Tomorrow’s lunar eclipse will peak tomorrow when the Full Buck illuminates the night sky around most of the world. US space agency NASA has calculated the partial eclipse will peak at 10.30pm BST, when our celestial orb lines-up with the shadow projected by our planet. But although the science surrounding eclipses is extremely solid, some myths amazingly persist.
There is absolutely no scientific rationale behind the myth linking insomnia with lunar eclipses.
Aztecs believed a lunar eclipse was a consequence of a bite being taken out of the Moon.
This idea reportedly translated into the Mexican superstition that if a pregnant woman viewed an eclipse of the Moon, a bite would be taken out of her unborn child’s face.
And even Hindu text credits the eclipse to the head of the demon dubbed Rahu, who devoured the Moon or Sun.
Other popular eclipse superstitions:
Stay indoors during the eclipse: It has long been believed pregnant women who are in the presence of the eclipse could cause their baby to have facial deformities or birth marks.
But again – there not a single rational reason why pregnant women shouldn’t stay indoors during an eclipse.
Don’t wear metal. Pregnant women should avoid wearing hair pins some astrology sites continue to advise.
These superstitions cause undue concern by claiming these might can trigger facial birth defects.
However another popular myth urges expectant mothers to wear metal, and red underwear.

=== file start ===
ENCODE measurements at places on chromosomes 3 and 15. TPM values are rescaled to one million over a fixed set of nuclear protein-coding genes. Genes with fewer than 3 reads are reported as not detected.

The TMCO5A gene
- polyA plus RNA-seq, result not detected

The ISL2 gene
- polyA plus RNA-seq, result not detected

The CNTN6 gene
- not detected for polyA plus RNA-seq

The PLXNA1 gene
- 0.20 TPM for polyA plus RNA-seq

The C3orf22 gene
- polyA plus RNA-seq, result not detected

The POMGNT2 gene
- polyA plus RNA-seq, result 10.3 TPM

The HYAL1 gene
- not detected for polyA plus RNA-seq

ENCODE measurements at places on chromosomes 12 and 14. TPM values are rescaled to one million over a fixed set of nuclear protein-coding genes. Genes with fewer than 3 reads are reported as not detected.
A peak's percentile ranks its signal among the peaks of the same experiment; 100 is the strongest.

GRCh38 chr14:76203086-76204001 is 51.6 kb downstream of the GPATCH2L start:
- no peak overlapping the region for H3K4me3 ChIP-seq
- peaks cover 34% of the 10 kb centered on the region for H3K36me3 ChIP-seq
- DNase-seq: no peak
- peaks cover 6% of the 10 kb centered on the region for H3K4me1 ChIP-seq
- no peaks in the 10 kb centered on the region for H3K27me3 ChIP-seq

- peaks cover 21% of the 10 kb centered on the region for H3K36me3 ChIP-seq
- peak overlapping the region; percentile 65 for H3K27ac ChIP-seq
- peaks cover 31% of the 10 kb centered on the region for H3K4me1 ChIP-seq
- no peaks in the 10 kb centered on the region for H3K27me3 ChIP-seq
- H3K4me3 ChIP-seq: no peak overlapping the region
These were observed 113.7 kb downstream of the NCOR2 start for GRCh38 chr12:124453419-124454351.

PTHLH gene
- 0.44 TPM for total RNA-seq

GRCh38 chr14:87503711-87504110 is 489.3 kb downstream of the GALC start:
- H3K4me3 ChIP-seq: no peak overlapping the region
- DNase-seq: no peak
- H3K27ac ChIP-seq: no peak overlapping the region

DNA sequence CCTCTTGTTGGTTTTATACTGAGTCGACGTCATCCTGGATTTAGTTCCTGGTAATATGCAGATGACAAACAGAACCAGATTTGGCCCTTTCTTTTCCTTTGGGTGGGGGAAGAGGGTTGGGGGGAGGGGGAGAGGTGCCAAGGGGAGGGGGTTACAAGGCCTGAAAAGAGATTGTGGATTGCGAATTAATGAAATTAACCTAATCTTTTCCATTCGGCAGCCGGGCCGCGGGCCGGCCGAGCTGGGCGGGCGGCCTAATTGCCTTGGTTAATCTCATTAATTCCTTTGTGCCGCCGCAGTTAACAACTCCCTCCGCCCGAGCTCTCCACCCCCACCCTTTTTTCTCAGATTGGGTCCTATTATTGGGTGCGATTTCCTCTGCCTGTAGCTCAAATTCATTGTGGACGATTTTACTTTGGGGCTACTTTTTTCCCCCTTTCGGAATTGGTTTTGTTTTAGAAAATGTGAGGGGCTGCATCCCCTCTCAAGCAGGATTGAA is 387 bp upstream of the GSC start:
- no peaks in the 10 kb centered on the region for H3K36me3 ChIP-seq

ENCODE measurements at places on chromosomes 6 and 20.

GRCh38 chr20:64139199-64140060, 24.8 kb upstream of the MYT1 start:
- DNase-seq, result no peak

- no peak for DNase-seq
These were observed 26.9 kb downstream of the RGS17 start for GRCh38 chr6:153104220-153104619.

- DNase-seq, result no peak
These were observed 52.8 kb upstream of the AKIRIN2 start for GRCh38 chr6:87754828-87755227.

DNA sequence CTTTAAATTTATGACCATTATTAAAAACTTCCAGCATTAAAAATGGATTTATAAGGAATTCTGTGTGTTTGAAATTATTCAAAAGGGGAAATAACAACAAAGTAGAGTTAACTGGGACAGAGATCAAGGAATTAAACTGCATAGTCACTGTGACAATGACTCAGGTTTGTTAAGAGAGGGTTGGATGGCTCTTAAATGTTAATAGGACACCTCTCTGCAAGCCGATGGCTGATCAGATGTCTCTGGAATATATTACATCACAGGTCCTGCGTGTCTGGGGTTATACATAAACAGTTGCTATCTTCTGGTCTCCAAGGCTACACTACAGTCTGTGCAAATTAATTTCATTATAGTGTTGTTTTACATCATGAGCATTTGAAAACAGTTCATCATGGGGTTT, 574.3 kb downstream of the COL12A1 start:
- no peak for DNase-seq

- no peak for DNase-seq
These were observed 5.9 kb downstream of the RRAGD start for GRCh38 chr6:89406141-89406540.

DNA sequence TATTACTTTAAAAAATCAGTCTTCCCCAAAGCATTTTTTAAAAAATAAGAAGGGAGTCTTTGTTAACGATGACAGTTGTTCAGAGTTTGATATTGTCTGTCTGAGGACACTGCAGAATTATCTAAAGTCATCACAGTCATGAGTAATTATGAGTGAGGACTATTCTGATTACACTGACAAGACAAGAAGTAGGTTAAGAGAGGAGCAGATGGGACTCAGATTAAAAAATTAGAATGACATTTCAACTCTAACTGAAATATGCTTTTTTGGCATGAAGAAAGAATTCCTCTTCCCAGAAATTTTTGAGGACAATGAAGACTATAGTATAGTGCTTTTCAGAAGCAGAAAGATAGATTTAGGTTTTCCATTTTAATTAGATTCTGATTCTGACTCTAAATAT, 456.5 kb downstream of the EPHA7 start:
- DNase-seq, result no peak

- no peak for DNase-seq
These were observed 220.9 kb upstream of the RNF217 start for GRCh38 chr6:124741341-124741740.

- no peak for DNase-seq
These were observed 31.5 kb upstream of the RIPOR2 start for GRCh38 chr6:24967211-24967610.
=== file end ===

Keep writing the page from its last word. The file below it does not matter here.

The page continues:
Mexican superstitions say wearing a safety pin, or rather more worryingly, a knife close to her belly, in addition to red underwear, offers protection against their baby being born with a cleft palette.
But while the cause of a cleft palate remains a mystery, there has, of course, been no proven links to eclipses during pregnancy.
Indian astrologers also urge pregnant women to avoid use sharp implants to slice fruit and vegetables.
READ MORE: When will Full Moon peak tomorrow?
They warn this can cause the unborn baby to develop other cleft organ.
Obstetricians gynaecologists believe some pregnant in Pakistan might be told warned to lie straight to prevent a baby from developing crooked joints.
However Dr Shafia Bhutto told St. Louis Post Dispatch: “There is nothing that will happen to your unborn baby during an eclipse because they are in your uterus.”
And in in India, meanwhile, some expectant mothers are even urged to bath before and after the eclipse and partake in other religious routines to ward off bad omens associated with the eclipse.